Friday 25 Jul

Planting the seed

Chelsey Cope’s new band, Elms, is as earthy and native to Oklahoma as the trees that are their namesake. The soulful folk four-piece’s debut EP, Parallel Lines, was recorded at Bell Labs Recording Studio in Norman and is on its way in September. But the band has already given us a tease, with its first single, “Burn,” going live on SoundCloud on July 14.
07/22/2014 | Comments 0

Commercial rock

Center of the Universe Festival featuring Capital Cities, Young The Giant, AWOLNATION & more
Downtown Tulsa 

07/22/2014 | Comments 0

Mack truckin’

9 p.m. Friday 
Kamp’s Lounge 
1310 NW 25th St. 

07/23/2014 | Comments 0

Chevy cruisin’

Chevy Woods with Kevin Gates & more
9 p.m. Sunday 
Vibe Night Club 
227 SW 25th St. 

07/16/2014 | Comments 0

Rock steady

7 p.m. Saturday
Frontier City
11501 N. Interstate 35 Service Road
Free with park admission 

07/16/2014 | Comments 0
Home · Articles · Reviews · Indie · Oklahoma Cloud Factory —...

Oklahoma Cloud Factory — Ancestral Ghosts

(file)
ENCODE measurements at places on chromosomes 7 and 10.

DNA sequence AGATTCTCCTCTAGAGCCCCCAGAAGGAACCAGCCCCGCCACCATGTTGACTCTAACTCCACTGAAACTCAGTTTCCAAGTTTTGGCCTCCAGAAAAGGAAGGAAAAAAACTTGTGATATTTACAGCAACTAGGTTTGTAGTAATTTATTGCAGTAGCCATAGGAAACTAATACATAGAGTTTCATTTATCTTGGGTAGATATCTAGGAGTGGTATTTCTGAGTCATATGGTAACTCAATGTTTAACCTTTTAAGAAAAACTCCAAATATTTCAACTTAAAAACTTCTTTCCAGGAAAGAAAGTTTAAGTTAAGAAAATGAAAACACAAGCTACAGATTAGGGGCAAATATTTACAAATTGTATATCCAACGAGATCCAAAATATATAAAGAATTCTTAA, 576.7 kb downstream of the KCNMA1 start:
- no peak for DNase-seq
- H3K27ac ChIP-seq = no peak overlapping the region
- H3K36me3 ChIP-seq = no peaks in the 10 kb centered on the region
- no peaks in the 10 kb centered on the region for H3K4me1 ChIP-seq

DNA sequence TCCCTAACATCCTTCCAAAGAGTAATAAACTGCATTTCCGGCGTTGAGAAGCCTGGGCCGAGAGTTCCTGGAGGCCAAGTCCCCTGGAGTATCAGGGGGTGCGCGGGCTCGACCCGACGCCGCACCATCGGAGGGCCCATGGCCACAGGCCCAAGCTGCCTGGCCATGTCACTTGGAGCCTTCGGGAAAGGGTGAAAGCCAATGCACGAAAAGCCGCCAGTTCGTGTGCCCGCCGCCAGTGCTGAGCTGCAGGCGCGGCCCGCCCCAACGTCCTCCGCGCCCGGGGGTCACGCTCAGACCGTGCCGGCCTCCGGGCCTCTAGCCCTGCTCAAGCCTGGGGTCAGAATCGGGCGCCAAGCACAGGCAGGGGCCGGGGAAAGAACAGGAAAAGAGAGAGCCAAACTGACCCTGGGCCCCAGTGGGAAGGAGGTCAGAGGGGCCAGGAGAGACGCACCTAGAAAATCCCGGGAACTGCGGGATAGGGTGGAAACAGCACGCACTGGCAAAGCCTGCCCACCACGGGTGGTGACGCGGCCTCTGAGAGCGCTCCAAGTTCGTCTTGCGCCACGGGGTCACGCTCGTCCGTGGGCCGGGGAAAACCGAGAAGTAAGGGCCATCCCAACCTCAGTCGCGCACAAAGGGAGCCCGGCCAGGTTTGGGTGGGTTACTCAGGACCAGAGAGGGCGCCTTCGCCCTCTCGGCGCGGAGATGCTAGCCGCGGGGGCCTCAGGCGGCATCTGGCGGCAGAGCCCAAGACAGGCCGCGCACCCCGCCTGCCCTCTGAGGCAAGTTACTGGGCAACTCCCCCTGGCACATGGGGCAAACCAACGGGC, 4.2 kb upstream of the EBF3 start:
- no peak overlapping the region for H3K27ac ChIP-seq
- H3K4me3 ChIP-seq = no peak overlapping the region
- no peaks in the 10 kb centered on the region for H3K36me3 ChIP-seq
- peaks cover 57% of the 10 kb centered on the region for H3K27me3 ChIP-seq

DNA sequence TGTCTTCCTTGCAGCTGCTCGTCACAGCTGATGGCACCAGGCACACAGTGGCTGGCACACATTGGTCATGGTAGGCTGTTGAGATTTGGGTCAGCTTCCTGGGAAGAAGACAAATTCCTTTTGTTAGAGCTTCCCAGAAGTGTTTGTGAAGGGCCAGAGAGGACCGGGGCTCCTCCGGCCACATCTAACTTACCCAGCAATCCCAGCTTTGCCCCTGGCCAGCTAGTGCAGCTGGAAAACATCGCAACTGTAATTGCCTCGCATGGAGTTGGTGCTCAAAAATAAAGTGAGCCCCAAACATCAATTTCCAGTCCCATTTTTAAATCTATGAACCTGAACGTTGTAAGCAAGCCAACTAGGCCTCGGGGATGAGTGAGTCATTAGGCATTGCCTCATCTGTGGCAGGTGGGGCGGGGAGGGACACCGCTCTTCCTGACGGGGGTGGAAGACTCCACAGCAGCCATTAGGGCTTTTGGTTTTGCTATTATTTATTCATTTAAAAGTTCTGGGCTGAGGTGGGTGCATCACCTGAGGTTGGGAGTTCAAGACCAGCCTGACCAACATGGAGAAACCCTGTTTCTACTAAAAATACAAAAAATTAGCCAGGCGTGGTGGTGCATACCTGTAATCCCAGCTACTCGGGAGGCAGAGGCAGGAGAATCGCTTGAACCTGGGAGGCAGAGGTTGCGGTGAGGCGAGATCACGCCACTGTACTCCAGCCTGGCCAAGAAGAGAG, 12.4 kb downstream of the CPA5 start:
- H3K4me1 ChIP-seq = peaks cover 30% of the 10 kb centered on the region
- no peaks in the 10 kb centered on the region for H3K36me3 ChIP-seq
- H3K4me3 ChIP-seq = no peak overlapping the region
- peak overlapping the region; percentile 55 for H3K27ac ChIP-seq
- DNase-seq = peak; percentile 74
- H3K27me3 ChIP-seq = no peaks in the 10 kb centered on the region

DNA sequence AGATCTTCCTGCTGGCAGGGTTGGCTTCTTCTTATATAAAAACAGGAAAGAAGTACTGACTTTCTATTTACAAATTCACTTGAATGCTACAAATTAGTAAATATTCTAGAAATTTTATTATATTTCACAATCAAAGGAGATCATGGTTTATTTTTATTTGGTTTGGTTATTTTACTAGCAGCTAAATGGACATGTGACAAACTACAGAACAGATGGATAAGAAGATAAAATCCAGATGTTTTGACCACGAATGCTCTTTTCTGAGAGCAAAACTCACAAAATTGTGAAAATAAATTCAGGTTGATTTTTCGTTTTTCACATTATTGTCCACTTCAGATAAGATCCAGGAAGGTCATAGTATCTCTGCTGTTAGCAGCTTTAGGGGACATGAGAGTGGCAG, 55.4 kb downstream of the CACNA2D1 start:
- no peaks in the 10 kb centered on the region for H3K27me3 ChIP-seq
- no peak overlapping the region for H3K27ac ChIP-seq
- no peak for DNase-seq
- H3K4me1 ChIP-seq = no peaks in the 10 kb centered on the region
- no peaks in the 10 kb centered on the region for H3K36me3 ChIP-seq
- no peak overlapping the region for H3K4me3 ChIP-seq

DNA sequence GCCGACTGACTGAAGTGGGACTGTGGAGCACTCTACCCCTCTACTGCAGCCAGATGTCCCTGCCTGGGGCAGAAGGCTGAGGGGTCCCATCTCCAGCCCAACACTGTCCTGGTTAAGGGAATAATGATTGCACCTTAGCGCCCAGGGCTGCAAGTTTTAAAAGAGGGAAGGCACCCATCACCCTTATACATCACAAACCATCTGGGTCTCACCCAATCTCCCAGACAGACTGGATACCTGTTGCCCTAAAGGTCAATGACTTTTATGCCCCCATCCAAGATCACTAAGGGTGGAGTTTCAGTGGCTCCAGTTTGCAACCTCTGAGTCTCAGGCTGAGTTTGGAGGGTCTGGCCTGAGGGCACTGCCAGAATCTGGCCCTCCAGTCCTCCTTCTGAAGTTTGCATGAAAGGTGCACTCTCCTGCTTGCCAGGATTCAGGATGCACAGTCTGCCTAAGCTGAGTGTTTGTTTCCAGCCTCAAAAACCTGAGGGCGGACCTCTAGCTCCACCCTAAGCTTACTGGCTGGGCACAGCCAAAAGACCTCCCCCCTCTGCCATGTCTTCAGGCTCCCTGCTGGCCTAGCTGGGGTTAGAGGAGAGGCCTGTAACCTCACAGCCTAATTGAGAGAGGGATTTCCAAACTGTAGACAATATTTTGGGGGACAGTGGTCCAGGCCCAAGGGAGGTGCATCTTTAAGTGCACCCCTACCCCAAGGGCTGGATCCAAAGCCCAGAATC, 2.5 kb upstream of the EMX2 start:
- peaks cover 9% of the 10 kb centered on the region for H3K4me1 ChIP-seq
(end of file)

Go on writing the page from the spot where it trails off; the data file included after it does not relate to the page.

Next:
Joshua Boydston March 12th, 2014

There’s a cinematic quality to Oklahoma Cloud Factory’s debut album, Ancestral Ghosts, one that indie-bent folk-rock outfits always seem to be grasping at. But thanks to a fun set of sonic idiosyncrasies, OCF lands on a different terrain than that of Band of Horses or Lord Huron.

Like a Wes Anderson film set in the Sooner State or Belle & Sebastian scoring a Western, there’s something almost delightfully twee about the whole collection. It’s less plain-sweeping big and more playfully contained. It’s a story told while looking out the bedroom window at the wilderness outside, not while swallowed in the thick of it.

Ancestral Ghosts is a pretty, picturesque little chronicle, too. The peppy “Growing Old,” “Petroleum Rodeo” and “Love Everyone” are pleasant little twang pop takes that pitter and patter with just enough energy to feel dreamy but awake all the same.

It’s an extremely easygoing record (almost to a fault), but OCF drafts up just enough edge at key points. The bristled folk-rock riff that anchors the shaggy “Buffalo,” while the grand buildup to “Time Alone” and the Police-divined guitar delays of “Living in the Snow” are a treat, especially when woven into the traditional touchstones with which Oklahoma Cloud Factory builds the track up.

Those moments are vital to Ancestral Ghosts, which can hedge toward cyclical — especially with its climax, the adventurous “Harvest Season,” coming right at the top — but it’s a small price to pay for a consistently engaging set of songs begging for smiles. — Joshua Boydston

  • Currently 3.5/5 Stars.
  • 1
  • 2
  • 3
  • 4
  • 5